During the Pizza Connection, Sullivan stayed mostly in a hotel, spending his nights drinking. He reported that he often drank a case of 24 beers in a night and regularly blacked out. He also made his first illegal sports bets in the hotel bar, losing a total of about $200.
When he returned to Fort Lauderdale after the Pizza Connection in late 1983, the FBI put Sullivan into one of the most unstructured environments imaginable: undercover, infiltrating the Mafia in South Florida.
Billy Breen was a certified lunatic and convicted felon who had, in late 1983, made a career as a professional rat for the FBI. Agents regularly worked with him and occasionally gave him a paycheck, which supplemented his income from illegal rackets. In return Breen, an ex-cop and ex-con who was on psychiatric disability, served as an informant. The FBI's relationship with Breen could be seen as a deal with the devil, but it was also extremely effective. Breen, who died in 1992, had an uncanny knack for getting inside criminal organizations. He helped crack numerous cases and jail hundreds of criminals.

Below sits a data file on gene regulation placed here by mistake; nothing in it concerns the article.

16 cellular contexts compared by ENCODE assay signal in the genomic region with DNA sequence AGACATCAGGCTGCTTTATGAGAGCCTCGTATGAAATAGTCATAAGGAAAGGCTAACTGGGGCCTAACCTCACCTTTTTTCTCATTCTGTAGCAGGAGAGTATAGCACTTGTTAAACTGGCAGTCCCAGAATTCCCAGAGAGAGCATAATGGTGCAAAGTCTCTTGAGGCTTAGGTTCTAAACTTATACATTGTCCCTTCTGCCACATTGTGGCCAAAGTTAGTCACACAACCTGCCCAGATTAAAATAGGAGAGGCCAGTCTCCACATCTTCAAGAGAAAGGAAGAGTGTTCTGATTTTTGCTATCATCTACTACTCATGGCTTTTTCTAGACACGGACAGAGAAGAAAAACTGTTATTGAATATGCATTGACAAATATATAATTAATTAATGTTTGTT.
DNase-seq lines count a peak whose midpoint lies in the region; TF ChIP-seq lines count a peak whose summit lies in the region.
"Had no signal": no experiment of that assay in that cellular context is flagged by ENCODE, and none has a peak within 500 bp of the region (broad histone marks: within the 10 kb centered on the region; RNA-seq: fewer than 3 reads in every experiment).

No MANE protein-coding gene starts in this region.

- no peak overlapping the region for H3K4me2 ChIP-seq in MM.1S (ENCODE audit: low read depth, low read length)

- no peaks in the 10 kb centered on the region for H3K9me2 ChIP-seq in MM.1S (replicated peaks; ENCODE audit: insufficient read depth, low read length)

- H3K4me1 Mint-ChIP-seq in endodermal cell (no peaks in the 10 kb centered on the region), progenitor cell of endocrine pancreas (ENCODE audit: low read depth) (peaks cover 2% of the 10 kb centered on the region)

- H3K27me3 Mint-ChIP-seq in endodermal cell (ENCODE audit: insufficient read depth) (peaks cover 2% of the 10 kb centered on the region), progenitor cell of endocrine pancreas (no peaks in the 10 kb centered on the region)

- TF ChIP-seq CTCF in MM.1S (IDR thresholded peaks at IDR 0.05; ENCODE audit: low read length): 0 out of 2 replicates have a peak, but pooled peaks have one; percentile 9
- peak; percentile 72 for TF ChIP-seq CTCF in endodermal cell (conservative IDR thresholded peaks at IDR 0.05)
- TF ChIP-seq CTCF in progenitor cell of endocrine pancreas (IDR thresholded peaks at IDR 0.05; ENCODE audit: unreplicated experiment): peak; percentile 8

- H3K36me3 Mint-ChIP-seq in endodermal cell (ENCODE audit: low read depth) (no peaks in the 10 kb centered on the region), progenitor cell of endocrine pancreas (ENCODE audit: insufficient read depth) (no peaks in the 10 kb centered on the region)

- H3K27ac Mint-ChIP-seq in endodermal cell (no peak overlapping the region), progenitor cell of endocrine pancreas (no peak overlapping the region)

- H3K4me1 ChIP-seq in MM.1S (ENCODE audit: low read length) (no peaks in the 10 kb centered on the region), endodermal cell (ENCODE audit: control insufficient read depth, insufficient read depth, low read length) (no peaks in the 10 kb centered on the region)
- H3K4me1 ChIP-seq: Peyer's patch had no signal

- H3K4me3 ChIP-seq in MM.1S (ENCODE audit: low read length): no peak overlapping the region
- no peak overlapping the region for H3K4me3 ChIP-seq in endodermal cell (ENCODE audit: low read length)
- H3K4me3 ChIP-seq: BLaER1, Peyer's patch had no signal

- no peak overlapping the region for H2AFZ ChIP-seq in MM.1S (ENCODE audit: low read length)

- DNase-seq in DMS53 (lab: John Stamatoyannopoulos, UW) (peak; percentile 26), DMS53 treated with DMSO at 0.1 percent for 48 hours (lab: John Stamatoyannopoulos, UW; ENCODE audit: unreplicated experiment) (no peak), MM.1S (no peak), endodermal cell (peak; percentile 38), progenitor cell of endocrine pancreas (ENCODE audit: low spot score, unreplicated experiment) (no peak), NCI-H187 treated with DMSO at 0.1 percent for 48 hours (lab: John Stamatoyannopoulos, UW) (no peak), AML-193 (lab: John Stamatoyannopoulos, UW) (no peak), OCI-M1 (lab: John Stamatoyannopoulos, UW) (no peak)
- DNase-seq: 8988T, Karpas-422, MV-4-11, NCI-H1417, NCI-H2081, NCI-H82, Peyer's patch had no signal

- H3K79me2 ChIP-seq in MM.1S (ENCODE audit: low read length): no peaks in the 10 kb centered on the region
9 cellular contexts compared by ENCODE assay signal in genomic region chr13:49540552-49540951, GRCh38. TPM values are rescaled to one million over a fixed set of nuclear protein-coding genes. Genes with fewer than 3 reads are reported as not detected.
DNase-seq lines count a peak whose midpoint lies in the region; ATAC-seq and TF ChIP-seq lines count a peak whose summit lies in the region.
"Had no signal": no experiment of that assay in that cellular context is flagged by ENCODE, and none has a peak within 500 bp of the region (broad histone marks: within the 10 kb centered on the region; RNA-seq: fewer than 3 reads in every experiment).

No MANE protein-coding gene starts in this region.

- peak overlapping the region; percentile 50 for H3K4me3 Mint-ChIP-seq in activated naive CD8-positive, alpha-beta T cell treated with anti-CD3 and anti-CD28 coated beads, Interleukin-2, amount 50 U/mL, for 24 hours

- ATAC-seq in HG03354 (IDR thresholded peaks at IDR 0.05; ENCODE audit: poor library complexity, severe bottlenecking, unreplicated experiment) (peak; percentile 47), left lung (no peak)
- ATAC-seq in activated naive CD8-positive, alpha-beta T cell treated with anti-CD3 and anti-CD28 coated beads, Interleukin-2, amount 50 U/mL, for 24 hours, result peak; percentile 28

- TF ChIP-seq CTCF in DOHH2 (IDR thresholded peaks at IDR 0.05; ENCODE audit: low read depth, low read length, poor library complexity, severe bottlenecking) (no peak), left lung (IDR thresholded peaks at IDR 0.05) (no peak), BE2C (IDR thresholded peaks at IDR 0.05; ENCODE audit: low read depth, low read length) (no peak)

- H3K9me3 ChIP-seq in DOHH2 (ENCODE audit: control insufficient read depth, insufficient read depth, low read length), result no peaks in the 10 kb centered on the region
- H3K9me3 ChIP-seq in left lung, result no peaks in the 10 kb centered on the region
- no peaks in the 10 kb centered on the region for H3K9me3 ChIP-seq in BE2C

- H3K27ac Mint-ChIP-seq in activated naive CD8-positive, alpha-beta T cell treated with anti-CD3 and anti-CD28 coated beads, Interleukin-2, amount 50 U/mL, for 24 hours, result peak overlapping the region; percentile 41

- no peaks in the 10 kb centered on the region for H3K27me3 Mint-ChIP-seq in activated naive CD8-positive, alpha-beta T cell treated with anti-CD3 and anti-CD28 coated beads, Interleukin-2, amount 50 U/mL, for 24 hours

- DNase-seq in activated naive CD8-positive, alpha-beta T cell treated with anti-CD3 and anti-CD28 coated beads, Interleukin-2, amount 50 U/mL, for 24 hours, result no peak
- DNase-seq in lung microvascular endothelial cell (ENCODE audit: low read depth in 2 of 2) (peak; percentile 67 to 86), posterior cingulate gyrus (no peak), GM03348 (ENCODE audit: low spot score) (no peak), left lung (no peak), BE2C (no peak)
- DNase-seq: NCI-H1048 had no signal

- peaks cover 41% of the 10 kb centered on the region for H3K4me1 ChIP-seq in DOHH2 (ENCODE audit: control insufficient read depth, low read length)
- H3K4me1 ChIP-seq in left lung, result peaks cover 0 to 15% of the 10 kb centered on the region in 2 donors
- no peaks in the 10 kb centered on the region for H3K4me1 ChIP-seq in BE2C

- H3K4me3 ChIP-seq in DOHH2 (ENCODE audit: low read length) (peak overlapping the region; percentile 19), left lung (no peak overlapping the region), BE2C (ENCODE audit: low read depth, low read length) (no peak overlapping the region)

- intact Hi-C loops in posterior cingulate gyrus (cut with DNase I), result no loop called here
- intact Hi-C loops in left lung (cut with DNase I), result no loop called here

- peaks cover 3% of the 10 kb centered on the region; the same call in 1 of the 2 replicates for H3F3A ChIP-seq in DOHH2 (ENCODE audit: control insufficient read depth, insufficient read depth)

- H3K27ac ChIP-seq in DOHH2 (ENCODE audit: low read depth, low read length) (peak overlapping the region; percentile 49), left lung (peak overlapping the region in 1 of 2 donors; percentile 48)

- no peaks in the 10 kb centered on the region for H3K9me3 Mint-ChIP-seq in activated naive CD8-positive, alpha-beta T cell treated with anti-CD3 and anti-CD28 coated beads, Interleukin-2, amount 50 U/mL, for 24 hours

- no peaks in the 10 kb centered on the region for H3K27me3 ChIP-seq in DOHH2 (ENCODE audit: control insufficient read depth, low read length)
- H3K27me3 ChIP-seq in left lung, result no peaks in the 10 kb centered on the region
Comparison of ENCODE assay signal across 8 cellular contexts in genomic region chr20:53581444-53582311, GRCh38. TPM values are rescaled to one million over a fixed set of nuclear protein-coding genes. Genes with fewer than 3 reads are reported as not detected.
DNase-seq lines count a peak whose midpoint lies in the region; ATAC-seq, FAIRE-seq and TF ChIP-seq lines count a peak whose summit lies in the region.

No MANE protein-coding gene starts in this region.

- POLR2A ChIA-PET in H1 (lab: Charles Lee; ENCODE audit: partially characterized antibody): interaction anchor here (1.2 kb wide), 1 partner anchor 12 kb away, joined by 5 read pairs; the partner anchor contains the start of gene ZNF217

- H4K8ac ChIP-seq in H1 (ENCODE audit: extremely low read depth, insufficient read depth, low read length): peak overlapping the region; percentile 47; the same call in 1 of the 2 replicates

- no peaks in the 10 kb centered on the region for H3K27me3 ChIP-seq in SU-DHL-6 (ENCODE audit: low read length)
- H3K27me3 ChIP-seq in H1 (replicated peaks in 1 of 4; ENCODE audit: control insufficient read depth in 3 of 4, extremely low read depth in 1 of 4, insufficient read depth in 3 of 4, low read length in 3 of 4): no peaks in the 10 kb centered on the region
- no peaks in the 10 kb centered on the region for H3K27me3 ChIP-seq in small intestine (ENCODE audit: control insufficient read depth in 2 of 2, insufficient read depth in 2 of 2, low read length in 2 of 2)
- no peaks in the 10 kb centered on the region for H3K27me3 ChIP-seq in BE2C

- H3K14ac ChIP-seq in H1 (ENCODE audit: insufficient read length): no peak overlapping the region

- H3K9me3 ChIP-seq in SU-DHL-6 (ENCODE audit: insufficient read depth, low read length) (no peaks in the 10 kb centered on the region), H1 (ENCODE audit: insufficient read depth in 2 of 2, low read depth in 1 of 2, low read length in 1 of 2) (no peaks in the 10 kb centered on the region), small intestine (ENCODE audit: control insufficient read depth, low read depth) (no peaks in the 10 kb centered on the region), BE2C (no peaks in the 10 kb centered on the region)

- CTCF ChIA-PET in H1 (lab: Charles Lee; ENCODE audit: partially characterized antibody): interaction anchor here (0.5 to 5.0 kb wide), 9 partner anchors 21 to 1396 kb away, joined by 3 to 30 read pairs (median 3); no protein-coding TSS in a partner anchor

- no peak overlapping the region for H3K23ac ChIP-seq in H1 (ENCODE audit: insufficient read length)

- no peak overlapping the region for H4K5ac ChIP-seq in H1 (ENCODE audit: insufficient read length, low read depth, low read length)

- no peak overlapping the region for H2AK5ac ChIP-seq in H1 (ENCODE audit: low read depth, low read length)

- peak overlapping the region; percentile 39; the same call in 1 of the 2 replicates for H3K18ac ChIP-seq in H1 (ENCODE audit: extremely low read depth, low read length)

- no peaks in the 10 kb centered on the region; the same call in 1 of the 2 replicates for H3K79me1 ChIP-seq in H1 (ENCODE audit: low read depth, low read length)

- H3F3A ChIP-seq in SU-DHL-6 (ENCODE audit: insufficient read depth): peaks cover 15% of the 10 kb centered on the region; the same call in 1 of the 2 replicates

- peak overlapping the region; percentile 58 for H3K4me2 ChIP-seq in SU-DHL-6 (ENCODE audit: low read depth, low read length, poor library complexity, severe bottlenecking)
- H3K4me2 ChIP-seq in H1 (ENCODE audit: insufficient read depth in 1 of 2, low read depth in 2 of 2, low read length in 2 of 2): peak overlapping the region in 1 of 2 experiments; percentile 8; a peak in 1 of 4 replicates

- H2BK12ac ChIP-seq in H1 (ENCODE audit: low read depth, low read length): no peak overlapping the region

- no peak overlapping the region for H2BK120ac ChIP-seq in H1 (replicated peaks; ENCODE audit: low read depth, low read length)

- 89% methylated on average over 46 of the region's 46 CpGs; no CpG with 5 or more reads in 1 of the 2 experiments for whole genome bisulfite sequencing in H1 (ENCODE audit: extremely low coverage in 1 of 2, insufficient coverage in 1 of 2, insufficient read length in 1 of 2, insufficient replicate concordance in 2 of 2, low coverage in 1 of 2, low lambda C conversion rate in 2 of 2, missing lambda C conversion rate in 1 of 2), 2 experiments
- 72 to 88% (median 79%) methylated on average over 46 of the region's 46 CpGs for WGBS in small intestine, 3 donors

Breen was Sullivan's undercover partner in a case dubbed "Shockwave." Its chief target was Anthony Accetturo, a New Jersey mob boss then living in Broward County. FBI agents testified during the Sullivan hearings that the bureau believed a restaurateur named Giulio Santillo owed one million dollars in gambling debts to Accetturo. The FBI planned to use Santillo to get to Accetturo.
Breen quickly infiltrated Santillo's D.C. restaurants, while Sullivan, posing as a cocaine dealer, was assigned to Tiberio, a Santillo-owned restaurant in Miami. Breen found Sullivan to be an "amiable, hard-bitten Irishman," according to the book The Insider, which Breen wrote with author Donald Goddard. Breen introduced Sullivan to a Santillo associate named Valentino Mordini, who also "took an immediate shine to [Sullivan]."
Sullivan, who grew a beard and let his hair grow long, was also introduced to Dario Mistri, a restaurant owner and alleged bookie. According to the FBI Sullivan began buying small amounts of cocaine from Mistri and Mordini, transactions which were recorded in the case file. The agent also worked at Mistri's restaurant and helped run the bookmaking operation. Sullivan was quite successful in "tunneling into the Italian network," Goddard wrote.